By the time we had received a run down on how to run the boat, the water, the sewerage, the diesel tank, the heater etc etc, we signed the paper work and set off at around 1430. Disappointingly , the previous owner had left the diesel tank almost empty, the sewerage was almost full and was really on the nose, and one of the gas bottles was empty, even though he said he would take care of this and I could settle up with him for the cost. So first stop would be a services (like a motorway services, but on the canal and without the food and casino). Anyway, hi ho Captain Reggie was off.

We arrived at the first swing bridge which was electric, so you put a key in turn it, and the boom gates stop the traffic, and the bridge swings to allow the boat through. Within about a hundred metres is the first lock, but in this case it’s a two rise stair case lock. Unfortunately, there was already a boat in the top lock coming down, and they hadn’t emptied the bottom lock, so the water had nowhere to go but flood the surround area (flood the lock), so we raced to the bottom lock and opened the door paddles to help to let the water out. We finally got up the locks then through some more swing bridges (physical manpower required, like the locks), onto a three rise stair case lock, and lady luck had smiled on us, the locks were set for us, so we opened bottom gate and cruised in. This three rise stair lock took half the time of two rise. However time was against us, and the inside of the boat was smelling pretty bad, the kettle was tripping out the inverter and the joys of canal cruise looked fairly distant. Luckily we could boil water in a pot on the stove, and as they say over here “Calm down and make a brew”

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Operating a Lock

So then it was what turned out to be the last swing bridge for day, and it was my turn, thank goodness, it was another electric bridge.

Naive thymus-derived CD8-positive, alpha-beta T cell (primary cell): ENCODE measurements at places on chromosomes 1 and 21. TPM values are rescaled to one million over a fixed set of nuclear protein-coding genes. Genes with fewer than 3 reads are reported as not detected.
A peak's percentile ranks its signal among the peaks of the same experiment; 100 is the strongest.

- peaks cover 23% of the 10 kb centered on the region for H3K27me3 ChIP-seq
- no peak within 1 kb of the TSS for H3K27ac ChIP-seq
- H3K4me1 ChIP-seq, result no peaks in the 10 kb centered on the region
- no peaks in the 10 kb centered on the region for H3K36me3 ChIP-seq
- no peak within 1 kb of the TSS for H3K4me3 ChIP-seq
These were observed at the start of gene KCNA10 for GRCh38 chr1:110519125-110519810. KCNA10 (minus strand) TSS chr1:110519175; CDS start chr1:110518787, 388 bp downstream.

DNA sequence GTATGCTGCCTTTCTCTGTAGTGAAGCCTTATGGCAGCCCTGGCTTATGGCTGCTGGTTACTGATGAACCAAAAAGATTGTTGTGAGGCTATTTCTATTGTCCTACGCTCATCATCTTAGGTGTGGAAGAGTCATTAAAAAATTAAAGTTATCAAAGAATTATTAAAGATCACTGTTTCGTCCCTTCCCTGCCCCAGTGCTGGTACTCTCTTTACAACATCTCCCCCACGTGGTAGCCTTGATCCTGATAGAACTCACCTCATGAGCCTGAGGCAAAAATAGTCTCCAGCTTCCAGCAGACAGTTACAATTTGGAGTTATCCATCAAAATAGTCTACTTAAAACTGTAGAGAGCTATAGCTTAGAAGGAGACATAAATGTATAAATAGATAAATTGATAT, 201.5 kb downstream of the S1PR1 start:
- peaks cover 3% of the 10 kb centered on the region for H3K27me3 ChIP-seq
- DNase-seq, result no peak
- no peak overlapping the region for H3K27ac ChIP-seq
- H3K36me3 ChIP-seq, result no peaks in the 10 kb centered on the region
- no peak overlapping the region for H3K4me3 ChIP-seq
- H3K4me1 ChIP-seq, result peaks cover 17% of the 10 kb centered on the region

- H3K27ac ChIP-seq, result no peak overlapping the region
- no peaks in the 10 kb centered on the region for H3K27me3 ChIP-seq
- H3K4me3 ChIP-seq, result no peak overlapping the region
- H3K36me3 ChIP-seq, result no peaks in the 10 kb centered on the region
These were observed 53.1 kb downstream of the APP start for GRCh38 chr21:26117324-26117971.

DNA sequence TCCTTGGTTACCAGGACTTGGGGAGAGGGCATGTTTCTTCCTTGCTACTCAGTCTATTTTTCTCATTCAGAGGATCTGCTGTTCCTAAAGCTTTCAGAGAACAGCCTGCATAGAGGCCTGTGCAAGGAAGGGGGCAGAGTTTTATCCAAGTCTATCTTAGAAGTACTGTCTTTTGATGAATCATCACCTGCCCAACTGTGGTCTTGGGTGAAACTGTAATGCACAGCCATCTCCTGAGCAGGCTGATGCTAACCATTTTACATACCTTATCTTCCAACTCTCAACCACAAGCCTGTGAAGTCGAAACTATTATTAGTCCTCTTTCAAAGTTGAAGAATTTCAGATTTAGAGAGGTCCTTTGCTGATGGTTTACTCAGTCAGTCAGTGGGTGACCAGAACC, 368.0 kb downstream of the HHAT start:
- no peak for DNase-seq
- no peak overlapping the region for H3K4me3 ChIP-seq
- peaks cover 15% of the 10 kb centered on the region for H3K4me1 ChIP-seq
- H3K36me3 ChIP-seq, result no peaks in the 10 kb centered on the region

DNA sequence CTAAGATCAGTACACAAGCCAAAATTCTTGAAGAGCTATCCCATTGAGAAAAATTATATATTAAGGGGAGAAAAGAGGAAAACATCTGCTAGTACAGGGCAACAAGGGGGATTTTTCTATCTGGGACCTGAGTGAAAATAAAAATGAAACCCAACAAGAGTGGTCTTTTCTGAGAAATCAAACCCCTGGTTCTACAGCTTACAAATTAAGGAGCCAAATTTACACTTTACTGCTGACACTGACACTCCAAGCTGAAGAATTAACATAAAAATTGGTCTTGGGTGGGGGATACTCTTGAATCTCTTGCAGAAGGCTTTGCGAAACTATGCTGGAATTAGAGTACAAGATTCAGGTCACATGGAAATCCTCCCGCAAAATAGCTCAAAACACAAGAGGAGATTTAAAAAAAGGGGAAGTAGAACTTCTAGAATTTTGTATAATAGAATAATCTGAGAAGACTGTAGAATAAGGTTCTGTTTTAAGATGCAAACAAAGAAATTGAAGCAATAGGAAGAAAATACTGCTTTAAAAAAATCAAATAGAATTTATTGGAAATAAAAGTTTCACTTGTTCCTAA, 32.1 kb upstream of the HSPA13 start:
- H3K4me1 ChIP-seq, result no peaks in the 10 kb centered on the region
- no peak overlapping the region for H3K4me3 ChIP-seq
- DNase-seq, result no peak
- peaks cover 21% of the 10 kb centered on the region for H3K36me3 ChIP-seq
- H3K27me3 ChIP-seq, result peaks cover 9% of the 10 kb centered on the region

Day one to be continued .... (spoiler, we didn't make the Bingley staircase rises)
 

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Reggie

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Friday continues

At 6 o’clock we finally arrive at the services, which was the same place the boat was craned of the water and surveyed before we bought it, knowing full well we wouldn’t be making the Bingley three and five rise’s today. The services were shut, so we moored up, resigned the fact we were going to have to sleep in what smelled like a portable toilet at the end of a long weekend concert. The owner of the boat yard then came out, and was about to move us on thinking we were “continuous cruisers coming to take his water and run amuck” When he realised we were customers, he was fine with us mooring up, and sorted us a new gas bottle and topped the diesel up there and then. I was in for an expensive shock, the previous owner had told me the diesel tank had a 70 litre capacity, so I left the bloke to it, next thing I knew there was 170 litres on the pump and he was still going, so I said hang on. We then checked the canal and the engine bay to ensure that I wasn’t sending diesel over board. Turns out the tanks are much larger, and until I get a tape measure onto to them to work the volume out I won’t really know, but likely 200+ litres.

After that, I cleaned the weed hatch out. Due to the COVID19 lock down here, the canals have been very quiet and thus the lack of boats has resulted in the water weed taking hold. So the propellers of the boats are effectively becoming underwater brush cutters. At the least the water wasn’t too cold.

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At this point we realised we’d forgot the towels

Dinner was not up to the normal AFF standards, but with an 11 year old it was suited, McDonalds just up from our mooring, I won’t post photos of the meal. Then into ALDI to pick up a some stuff that we had forgotten, or had planned to get when we stopped for the pump out.

No towels or dust pan and brushes in ALDI, so after dropping stuff back at boat, off to ASDA, got there and we had forgotten the facemasks. L. We were happy to crawl into bed.

Grand total for the day ……………..

4 miles, 5 locks and 6 moveable bridges.

Nb – continuous cruisers are those without a home mooring, They are “supposed” to continually move from place to place over a total range of 20 miles or more rather than just shuttling back and forth between two or three places. They should not stay in the same neighbourhood or locally for more than 14 days. It’s a big problem in London, as people are trying to avoid high rents, residential mooring fees and council tax by claiming to be continuous cruising but actually visitor mooring swapping or not moving from the neighbourhood.
 
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Reggie

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Saturday

An uneventful night on the boat. The mattress was much more comfortable than I thought, nut my first mate (Mrs Reggie) was snoring like a foghorn, so broken sleep, we eventually got up about half eight, and first mate says it was the best sleep she’s had in a while 🤬.